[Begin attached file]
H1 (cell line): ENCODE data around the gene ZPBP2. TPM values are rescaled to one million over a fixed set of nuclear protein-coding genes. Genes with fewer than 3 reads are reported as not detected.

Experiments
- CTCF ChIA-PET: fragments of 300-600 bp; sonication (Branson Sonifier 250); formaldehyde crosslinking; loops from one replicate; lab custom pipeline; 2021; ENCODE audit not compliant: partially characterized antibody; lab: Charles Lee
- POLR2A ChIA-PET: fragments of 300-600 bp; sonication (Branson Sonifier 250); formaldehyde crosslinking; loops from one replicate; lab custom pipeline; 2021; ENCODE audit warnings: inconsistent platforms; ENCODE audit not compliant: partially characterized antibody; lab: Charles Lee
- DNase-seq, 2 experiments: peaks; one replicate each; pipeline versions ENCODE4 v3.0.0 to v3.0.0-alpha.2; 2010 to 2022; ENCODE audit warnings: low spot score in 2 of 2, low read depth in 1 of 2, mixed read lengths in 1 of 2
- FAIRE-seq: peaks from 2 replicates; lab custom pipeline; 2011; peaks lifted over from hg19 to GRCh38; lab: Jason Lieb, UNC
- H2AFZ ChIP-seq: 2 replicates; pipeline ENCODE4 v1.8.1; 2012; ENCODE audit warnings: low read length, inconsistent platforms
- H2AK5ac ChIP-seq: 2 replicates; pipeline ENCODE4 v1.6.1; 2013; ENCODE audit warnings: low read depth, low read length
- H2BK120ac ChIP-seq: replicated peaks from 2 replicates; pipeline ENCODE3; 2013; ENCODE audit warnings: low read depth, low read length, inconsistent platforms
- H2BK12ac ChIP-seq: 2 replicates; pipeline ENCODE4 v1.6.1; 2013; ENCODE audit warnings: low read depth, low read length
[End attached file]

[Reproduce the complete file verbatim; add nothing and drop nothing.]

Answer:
H1 (cell line): ENCODE data around the gene ZPBP2. TPM values are rescaled to one million over a fixed set of nuclear protein-coding genes. Genes with fewer than 3 reads are reported as not detected.

Experiments
- CTCF ChIA-PET: fragments of 300-600 bp; sonication (Branson Sonifier 250); formaldehyde crosslinking; loops from one replicate; lab custom pipeline; 2021; ENCODE audit not compliant: partially characterized antibody; lab: Charles Lee
- POLR2A ChIA-PET: fragments of 300-600 bp; sonication (Branson Sonifier 250); formaldehyde crosslinking; loops from one replicate; lab custom pipeline; 2021; ENCODE audit warnings: inconsistent platforms; ENCODE audit not compliant: partially characterized antibody; lab: Charles Lee
- DNase-seq, 2 experiments: peaks; one replicate each; pipeline versions ENCODE4 v3.0.0 to v3.0.0-alpha.2; 2010 to 2022; ENCODE audit warnings: low spot score in 2 of 2, low read depth in 1 of 2, mixed read lengths in 1 of 2
- FAIRE-seq: peaks from 2 replicates; lab custom pipeline; 2011; peaks lifted over from hg19 to GRCh38; lab: Jason Lieb, UNC
- H2AFZ ChIP-seq: 2 replicates; pipeline ENCODE4 v1.8.1; 2012; ENCODE audit warnings: low read length, inconsistent platforms
- H2AK5ac ChIP-seq: 2 replicates; pipeline ENCODE4 v1.6.1; 2013; ENCODE audit warnings: low read depth, low read length
- H2BK120ac ChIP-seq: replicated peaks from 2 replicates; pipeline ENCODE3; 2013; ENCODE audit warnings: low read depth, low read length, inconsistent platforms
- H2BK12ac ChIP-seq: 2 replicates; pipeline ENCODE4 v1.6.1; 2013; ENCODE audit warnings: low read depth, low read length